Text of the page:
This possibly brings up an additional aspect to the debate. Would the more spiritual types have been more successful breeders creating a type more prone to accepting spiritual solutions.

Your friend demonstrates cognitive dissonance in action. He starts with his belief: that a logical, intelligent critical thinker could not possibly believe in God. Then, no matter how many examples he encounters that contradict his belief, he ignores them and holds on to his belief.

You could send him links to the large number of studies that have found a positive correlation between educational success and religiosity. His cognitive dissonance would probably ensure that he’d ignore that result as well, but he might at least produce some amusing excuses for doing so.

Natural selection (even if it were still working in humans) doesn’t produce meaningful changes in populations over the short timescale we’ve had religion for.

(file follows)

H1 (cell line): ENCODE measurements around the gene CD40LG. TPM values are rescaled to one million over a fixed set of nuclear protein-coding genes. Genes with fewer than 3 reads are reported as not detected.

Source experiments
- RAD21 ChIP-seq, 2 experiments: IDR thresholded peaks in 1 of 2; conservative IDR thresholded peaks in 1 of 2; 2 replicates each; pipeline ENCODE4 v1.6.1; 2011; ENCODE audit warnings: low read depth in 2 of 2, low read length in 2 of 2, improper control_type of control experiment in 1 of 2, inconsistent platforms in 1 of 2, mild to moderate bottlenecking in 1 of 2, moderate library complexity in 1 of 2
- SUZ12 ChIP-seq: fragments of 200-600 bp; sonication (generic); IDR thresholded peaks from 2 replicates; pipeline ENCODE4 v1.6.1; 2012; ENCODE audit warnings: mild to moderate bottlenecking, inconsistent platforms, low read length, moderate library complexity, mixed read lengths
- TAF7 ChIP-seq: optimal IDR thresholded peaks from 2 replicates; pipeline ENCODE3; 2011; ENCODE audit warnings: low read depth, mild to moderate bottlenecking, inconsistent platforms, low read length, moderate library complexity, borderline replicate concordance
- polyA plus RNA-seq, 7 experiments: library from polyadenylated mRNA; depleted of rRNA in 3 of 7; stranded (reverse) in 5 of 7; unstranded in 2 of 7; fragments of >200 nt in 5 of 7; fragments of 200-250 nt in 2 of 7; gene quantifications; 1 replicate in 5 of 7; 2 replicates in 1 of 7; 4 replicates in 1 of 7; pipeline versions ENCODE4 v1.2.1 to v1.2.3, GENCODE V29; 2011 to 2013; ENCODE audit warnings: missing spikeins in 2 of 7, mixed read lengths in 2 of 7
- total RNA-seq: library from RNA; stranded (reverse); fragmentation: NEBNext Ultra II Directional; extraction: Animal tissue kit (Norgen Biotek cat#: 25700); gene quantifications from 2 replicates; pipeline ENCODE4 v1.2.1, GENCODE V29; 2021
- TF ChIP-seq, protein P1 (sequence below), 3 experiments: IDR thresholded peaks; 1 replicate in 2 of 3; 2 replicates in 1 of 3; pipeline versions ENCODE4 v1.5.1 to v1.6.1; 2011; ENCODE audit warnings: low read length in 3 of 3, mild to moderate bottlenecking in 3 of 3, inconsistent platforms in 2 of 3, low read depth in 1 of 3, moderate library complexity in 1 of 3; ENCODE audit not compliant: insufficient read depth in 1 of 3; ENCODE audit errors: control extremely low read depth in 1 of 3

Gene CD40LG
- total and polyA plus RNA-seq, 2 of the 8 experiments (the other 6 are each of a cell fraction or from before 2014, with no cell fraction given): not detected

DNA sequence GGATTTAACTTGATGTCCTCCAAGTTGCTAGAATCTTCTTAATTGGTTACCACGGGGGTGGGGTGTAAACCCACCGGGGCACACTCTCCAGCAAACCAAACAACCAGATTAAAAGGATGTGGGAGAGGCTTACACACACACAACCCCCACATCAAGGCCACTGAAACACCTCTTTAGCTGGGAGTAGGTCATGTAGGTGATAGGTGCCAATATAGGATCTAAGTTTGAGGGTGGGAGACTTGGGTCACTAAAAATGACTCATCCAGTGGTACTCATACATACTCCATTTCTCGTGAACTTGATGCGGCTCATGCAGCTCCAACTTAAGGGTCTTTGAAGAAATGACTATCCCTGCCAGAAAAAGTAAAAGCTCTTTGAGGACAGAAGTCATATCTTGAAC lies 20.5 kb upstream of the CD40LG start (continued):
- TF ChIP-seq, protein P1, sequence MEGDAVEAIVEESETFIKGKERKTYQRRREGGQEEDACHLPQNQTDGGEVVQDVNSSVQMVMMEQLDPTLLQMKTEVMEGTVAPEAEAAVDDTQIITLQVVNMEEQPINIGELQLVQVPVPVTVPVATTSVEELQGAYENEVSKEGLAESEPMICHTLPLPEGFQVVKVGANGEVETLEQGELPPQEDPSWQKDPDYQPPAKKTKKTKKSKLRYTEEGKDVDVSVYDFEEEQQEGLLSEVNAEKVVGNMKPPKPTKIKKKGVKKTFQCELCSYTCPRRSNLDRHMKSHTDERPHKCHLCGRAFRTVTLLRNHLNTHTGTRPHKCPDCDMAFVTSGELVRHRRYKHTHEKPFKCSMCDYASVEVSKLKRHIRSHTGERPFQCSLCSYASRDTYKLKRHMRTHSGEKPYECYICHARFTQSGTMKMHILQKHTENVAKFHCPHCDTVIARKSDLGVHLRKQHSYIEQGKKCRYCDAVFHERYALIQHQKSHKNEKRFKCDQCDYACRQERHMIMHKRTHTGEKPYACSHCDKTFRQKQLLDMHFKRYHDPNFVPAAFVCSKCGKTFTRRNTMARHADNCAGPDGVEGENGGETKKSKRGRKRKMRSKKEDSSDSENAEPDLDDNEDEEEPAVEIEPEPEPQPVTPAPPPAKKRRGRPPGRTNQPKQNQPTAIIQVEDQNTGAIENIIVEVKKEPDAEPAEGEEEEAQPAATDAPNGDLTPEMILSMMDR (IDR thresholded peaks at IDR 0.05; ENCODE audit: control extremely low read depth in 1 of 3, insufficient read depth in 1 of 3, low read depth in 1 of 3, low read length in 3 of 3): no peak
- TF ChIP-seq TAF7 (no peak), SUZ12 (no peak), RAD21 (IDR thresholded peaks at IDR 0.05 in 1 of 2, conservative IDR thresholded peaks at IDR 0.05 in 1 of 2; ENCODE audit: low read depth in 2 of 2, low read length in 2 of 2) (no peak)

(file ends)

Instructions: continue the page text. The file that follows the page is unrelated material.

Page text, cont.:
I think by that time our breeding had become more selective than what could be reffered to as natural selection. This can change things fairly rapidly.

That column, which I read, is typical of this kind of defense of religion. Notice there is no attempt to defend the idea of the existence of God, just that of belief and the social utility of churches. Those who attack new Atheism books in reviews in respectable publications do likewise. Nowhere do they say that Dawkins etc. are incorrect because there is a good argument for the existence of god, more that they are incorrect in supposedly considering all believers fundamentalists (which they don’t). So it seems that many smart believers don’t even try to claim that belief is rational or logical.

It may be true that those in churches live longer. That is no more a reason to join a church than it would be to become a Trekkie if it were discovered that Star Trek fans live longer.

So you should easily be able to give us logical reasons for believing in God. And if believing in your god is logical, are all those smart people who believe in Krishna illogical?

Now, now-As that old lady said on the Larry King radio show one night many years ago, “…they(different religions) all worship Jesus in their own way.” :smiley: